I started contributing for fun, but when I was offered the opportunity to join the Python team at the Ethereum Foundation, I didn’t have to think very long about it.
I’m ridiculously happy to get the chance to join a very talented team in such an exciting, open source, research project. At the same time, I’m starting to get a bit of an imposter syndrom because everyone just seems to be way smarter and more experienced than me. I still have long way to catch up with them!
What to expect from me?
I’ll be working along the rest of the team to close the remaining issues that keep us from shipping a first working node that can participate in a network.
Besides helping with the core development as well as improving the testing utilities, a main focus of my work will be on improving the documentation.
Great documentation leads to greater adoption and more external contributions and in general plays a very crucial role in the success of open source projects.
The fact that I am new to the blockchain field myself can be an advantage here, since I can very well relate to the questions that people are looking to get answers for from the documentation
What about thoughtram and MachineLabs?
If you’ve been following my work you may be left wondering about what happens to thoughtram and MachineLabs.
Although I will continue to be involved in the overall management of thoughtram, I will no longer have much to do with the day-to-day business. That said, we have a great team of trainers who still live and breath Angular and deliver excellent workshops. In fact, Pascal and Dominic just recently added tons of new courseware and we have many more courseware updates planed for the future.
Lots of the day-to-day tasks that one needs to take care of when running a business were already taken over by Elvira, Executive Assistant for both thoughtram and MachineLabs who will continue to work closely with Pascal to steer the business.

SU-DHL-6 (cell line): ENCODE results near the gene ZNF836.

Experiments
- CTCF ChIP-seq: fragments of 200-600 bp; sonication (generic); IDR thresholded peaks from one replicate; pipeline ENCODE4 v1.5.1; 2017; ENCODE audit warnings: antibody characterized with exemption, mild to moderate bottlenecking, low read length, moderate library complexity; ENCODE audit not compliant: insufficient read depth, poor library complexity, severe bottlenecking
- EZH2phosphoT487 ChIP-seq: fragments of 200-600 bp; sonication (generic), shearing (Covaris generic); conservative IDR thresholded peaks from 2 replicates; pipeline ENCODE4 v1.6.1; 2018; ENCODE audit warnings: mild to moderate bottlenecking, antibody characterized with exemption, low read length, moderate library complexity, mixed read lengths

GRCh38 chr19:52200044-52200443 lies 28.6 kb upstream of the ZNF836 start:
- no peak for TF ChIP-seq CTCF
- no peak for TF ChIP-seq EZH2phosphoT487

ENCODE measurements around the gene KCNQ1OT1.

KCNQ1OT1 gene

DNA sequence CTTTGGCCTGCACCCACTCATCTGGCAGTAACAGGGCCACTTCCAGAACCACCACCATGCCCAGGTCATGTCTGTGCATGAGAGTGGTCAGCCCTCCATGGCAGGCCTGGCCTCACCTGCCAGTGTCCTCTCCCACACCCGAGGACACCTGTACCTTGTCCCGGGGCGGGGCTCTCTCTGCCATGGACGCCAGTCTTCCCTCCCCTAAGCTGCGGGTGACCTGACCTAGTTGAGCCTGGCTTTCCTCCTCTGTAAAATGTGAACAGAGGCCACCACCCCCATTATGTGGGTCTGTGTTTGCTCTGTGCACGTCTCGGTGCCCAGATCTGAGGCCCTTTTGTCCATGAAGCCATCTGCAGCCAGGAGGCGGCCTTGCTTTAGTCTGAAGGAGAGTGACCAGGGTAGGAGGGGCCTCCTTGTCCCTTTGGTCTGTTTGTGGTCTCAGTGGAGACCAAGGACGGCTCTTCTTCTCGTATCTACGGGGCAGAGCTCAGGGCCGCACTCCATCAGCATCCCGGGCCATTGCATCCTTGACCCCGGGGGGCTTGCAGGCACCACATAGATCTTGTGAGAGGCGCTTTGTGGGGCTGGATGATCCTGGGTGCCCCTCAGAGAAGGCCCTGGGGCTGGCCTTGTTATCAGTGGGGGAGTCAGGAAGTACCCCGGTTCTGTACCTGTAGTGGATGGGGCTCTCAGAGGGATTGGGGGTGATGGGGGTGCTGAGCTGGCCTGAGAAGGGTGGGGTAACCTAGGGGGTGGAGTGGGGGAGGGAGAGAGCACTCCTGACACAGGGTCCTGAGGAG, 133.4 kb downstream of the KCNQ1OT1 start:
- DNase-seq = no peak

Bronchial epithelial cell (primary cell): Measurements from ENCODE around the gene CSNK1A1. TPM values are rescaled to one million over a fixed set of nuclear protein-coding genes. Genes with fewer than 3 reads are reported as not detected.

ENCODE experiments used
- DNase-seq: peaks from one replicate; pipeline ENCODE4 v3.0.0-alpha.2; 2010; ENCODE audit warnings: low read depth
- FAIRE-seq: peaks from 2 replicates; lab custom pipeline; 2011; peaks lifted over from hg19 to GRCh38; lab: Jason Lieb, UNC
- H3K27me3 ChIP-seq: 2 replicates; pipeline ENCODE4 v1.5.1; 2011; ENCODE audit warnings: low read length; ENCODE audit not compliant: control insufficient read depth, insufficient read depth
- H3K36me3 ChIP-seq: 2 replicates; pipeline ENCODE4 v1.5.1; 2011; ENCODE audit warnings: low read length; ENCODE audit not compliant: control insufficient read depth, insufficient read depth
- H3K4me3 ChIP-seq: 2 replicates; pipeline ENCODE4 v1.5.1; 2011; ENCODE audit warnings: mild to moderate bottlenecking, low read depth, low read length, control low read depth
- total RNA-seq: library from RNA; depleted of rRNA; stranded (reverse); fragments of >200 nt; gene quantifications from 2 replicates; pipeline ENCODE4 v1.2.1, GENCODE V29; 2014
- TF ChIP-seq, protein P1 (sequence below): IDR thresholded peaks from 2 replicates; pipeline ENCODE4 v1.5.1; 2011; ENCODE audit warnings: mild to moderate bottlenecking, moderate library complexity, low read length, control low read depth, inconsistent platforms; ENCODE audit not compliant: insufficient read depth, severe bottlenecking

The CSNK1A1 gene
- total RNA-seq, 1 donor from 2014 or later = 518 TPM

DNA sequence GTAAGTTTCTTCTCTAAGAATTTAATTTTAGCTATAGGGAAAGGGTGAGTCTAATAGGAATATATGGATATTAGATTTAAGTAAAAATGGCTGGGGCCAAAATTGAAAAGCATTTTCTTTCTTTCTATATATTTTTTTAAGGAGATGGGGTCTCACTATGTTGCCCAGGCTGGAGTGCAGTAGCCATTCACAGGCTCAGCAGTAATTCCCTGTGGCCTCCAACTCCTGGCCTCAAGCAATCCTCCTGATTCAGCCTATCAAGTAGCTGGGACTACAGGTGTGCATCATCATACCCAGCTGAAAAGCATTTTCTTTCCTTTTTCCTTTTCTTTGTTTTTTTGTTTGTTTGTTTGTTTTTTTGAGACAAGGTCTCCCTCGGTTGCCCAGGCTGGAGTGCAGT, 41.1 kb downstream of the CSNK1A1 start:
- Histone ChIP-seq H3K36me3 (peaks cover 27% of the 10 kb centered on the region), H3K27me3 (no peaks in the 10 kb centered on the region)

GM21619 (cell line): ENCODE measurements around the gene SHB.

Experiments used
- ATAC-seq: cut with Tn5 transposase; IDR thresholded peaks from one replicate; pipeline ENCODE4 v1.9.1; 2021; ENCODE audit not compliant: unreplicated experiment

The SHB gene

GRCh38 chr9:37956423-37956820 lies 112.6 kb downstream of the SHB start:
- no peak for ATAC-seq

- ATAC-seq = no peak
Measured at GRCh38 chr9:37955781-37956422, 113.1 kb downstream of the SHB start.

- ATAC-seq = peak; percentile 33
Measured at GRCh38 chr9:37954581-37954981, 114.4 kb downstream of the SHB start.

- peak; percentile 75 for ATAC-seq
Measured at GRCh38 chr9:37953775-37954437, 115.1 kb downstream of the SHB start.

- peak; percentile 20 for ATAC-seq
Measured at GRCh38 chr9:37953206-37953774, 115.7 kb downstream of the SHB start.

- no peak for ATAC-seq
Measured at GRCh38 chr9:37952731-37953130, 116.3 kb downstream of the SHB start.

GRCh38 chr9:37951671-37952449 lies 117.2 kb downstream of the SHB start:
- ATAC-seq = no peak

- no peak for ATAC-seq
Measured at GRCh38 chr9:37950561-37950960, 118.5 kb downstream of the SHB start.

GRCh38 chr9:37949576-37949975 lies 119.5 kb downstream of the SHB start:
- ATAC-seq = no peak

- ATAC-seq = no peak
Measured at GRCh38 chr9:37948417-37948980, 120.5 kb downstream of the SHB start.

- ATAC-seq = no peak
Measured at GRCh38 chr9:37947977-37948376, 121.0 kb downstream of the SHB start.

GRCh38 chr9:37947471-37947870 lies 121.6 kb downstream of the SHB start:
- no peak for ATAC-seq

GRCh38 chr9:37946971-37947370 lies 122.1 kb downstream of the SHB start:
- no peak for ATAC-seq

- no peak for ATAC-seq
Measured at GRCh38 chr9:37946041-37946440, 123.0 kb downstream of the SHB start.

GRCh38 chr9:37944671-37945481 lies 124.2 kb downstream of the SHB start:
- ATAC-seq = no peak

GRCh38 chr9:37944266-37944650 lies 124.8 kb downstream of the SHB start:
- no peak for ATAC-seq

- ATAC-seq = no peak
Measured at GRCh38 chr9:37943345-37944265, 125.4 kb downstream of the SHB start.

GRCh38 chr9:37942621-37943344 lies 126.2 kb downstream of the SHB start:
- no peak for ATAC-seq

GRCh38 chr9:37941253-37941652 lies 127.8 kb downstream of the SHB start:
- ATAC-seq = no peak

To conclude, I am confident that thoughtram has a very bright future and I am grateful to have a strong team behind me supporting my career shift.
MachineLabs on the other hand is a different beast since Machine Learning continues to be a major field of my personal interest next to Ethereum. I’m not gonna lie, obviously, in the future I’ll have less time that I’ll be able to dedicate to the project. That said, I will continue my work on MachineLabs as well as everyone else. Also we have just recently open-sourced the entire code base and are planning to shift to a decentralized governance model.
In that sense, MachineLabs aligns very well with my vision for an Ethereum-powered decentralized future. In fact, we’ll be on the forefront of the movement building an opensource service that will be owned and governed by the community that runs it. This is not a sprint, it’s a marathon.
I couldn’t be more excited about the future. We are heading interesting times both technologically as well as a society. I’m a big believe in the decentralization movement and I believe this movement will keep us busy for the next 20 years or much longer. I’m excited to contribute to it and I encourage everyone to join the movement!